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Fiera Real Estate Canada

Do not wait for governments to make portfolios resilient

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The private sector needs to take asset resilience as seriously as decarbonization and this cannot wait for government impetus, argues Jess Pilz, head of sustainable investing, private markets, at Fiera Capital.

Is the institutional real estate industry set up to cope with the changes a 2.6-degree climate scenario could bring? Against the backdrop of escalating temperatures it is more important than ever to examine it – before we are quite literally burnt.

For a long time, institutional real estate has focused on climate mitigation; the drive to reduce and avoid carbon emissions. This is still, rightly, a key priority. But as we make the complicated transition to net zero globally, it is imperative we develop strategies to adapt to changes we are already seeing due to climate change. Seemingly extraordinary events are becoming a more frequent reality, carrying with them a genuine risk that assets once safe could now be relegated to financial write-offs.

As beneficiaries become more expectant of an asset’s green credentials, there may be more ‘white elephants’ created than we might think. Yes, the shiny, ‘green’ exemplar buildings in London and other central business districts around the world are likely to be more resilient to these changes. These buildings are typically funded by large institutional investors with strong ESG commitments. But, what of the rest of the market? What of the long tail of older, browner buildings which make up a large proportion of the sector’s stock?

There is a huge variety of poorly adaptable assets, ranging from large industrial manufacturing sites on long leases, where net-zero carbon audits reveal the millions it will cost to remove fossil fuels from on-site activities, to buildings with deficient lifespans such as retrograde retail and business parks. They also include assets that were ‘prime’ only a few years ago. Vacant, old offices would not have been a candidate for the sin bin in our pre-covid world.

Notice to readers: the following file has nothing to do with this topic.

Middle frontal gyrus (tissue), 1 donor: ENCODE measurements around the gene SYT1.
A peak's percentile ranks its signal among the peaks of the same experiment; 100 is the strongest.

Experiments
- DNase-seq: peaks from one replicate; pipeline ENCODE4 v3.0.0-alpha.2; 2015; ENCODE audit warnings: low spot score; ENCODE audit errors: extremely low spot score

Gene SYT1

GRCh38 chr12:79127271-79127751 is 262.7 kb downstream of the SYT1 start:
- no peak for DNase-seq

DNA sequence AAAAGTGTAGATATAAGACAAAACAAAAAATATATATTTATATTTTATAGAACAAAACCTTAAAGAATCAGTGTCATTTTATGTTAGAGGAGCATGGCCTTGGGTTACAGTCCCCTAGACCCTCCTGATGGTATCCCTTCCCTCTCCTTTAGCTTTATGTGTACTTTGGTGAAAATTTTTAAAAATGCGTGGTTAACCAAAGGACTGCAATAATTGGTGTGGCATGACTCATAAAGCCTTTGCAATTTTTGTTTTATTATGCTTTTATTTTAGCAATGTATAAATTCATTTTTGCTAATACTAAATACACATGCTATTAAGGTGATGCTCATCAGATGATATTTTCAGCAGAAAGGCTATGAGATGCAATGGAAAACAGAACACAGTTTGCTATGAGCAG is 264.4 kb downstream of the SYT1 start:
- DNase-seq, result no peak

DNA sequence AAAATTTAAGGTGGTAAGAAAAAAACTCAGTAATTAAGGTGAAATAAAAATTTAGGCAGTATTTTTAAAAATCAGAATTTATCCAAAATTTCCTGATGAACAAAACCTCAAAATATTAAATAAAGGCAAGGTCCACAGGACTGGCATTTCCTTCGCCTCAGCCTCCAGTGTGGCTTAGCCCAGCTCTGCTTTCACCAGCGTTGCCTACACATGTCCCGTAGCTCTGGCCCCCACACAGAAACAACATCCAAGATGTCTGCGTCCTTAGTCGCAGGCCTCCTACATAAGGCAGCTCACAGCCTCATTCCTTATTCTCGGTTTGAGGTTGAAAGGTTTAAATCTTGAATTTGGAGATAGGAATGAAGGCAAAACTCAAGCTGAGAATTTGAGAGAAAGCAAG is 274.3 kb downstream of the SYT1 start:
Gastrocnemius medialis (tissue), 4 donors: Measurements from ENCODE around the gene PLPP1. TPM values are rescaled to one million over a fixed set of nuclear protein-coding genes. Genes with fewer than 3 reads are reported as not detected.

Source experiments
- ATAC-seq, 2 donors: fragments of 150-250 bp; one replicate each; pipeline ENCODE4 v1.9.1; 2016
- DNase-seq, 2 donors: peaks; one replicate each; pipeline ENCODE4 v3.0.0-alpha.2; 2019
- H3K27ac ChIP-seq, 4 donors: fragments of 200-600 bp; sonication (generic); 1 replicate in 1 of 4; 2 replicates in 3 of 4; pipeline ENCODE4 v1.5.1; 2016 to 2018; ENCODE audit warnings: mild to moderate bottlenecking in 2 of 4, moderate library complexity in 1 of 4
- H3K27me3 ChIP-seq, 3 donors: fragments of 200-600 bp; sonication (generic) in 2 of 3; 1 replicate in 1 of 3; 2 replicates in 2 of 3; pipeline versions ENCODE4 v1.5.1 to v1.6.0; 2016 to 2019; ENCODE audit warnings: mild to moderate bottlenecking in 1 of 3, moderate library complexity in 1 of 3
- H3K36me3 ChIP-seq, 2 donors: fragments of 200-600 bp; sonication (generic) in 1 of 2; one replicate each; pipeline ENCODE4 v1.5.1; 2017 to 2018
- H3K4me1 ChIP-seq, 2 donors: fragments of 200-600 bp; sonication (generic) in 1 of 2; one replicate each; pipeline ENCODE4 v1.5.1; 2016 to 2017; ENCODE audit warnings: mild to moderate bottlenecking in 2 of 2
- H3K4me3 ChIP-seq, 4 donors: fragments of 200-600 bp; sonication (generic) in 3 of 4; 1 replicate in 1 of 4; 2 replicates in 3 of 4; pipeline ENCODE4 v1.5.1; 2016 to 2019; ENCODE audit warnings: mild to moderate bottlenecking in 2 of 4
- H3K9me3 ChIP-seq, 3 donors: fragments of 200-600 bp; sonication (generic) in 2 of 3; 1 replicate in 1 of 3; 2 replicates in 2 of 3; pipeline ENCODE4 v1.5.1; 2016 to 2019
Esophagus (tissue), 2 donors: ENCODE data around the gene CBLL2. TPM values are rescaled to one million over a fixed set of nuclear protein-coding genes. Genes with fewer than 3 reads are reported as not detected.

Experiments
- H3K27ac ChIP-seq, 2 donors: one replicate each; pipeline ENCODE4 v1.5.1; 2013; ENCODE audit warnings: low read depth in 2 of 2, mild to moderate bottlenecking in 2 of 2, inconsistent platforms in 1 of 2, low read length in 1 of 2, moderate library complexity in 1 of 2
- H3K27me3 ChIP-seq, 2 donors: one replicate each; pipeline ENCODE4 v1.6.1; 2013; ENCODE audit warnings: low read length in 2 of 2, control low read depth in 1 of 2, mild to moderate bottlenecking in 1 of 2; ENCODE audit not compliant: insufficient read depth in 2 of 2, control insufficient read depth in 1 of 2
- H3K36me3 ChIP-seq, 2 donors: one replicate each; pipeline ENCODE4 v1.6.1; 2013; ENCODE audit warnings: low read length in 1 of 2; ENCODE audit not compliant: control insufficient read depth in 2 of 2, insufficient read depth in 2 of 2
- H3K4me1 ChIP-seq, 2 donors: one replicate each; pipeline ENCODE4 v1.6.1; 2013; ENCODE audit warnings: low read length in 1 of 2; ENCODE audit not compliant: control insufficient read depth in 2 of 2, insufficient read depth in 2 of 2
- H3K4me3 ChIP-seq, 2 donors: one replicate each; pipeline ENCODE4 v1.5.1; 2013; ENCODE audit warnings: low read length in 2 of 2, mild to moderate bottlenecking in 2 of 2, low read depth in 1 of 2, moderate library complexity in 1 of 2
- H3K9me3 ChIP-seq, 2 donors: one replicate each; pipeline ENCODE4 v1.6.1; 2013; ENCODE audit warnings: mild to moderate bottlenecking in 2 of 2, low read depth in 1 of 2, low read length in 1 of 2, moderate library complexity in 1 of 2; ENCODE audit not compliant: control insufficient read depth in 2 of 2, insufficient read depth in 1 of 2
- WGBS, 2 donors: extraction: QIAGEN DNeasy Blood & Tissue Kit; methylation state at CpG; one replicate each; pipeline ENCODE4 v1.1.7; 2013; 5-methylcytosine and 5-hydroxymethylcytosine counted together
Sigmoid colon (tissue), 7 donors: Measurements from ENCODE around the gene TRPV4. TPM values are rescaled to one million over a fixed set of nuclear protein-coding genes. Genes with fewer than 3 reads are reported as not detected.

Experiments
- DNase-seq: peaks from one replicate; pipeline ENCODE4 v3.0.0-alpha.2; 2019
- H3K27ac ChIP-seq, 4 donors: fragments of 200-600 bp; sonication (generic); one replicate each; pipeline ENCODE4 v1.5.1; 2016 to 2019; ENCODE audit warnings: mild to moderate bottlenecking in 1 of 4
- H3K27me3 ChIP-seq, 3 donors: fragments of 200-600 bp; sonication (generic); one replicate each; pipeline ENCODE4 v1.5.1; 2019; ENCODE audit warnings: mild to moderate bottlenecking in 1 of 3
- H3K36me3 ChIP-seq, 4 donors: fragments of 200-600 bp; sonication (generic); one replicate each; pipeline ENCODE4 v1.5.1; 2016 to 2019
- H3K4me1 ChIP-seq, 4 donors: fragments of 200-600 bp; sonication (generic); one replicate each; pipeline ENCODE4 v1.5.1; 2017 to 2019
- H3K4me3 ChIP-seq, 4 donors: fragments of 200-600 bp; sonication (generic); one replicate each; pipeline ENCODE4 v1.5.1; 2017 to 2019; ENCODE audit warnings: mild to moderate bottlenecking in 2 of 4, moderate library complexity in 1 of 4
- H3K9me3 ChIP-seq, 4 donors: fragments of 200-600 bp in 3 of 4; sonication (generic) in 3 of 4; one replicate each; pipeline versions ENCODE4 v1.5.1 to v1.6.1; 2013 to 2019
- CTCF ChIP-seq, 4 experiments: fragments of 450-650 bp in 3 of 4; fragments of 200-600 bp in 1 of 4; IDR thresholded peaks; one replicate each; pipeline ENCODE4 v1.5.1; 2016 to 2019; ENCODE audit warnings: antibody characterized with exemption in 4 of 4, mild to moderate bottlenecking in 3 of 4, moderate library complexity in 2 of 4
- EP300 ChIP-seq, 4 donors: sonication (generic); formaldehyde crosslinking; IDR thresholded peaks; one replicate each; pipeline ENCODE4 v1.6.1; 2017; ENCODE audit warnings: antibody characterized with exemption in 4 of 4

What we do not know, however, is exactly how many. We are also in the dark on who decides what is redundant. Surely, then, our efforts should be placed on making data more available and – by extension – correcting public policymakers’ failure to regulate data disclosure, which is holding the industry back? Despite being a huge advocate of investment-grade ESG data and its importance to robust reporting processes, this argument is tired.

The reality is governments will fall in and out of love with sustainability issues – even those at the frontier of green policy. After all, there are difficult political decisions that stem from both mitigation and adaptation. It is also going to cost an enormous and unprecedented amount of capital. We would be naïve to think long-termism across short political cycles will win out.

It is the private sector that is going to have to take more accountability and leadership when it comes to the transition. We cannot wait for national parliaments to provide us with the tools and incentives needed to support this shift, as appreciated as that would be.

So, as the heat turns up, who is going to address – and importantly fund – the resiliency needed across the sector? In a market where it is hugely challenging to raise capital, and where financial return is still king, it is going to be an uphill battle to ensure that the real estate sector thinks long term about the protection of its value at an asset level.

I would challenge those holding the purse strings to think more carefully about finding a balance – after all, will it be worth paying high pensions in world that is no longer worth enjoying?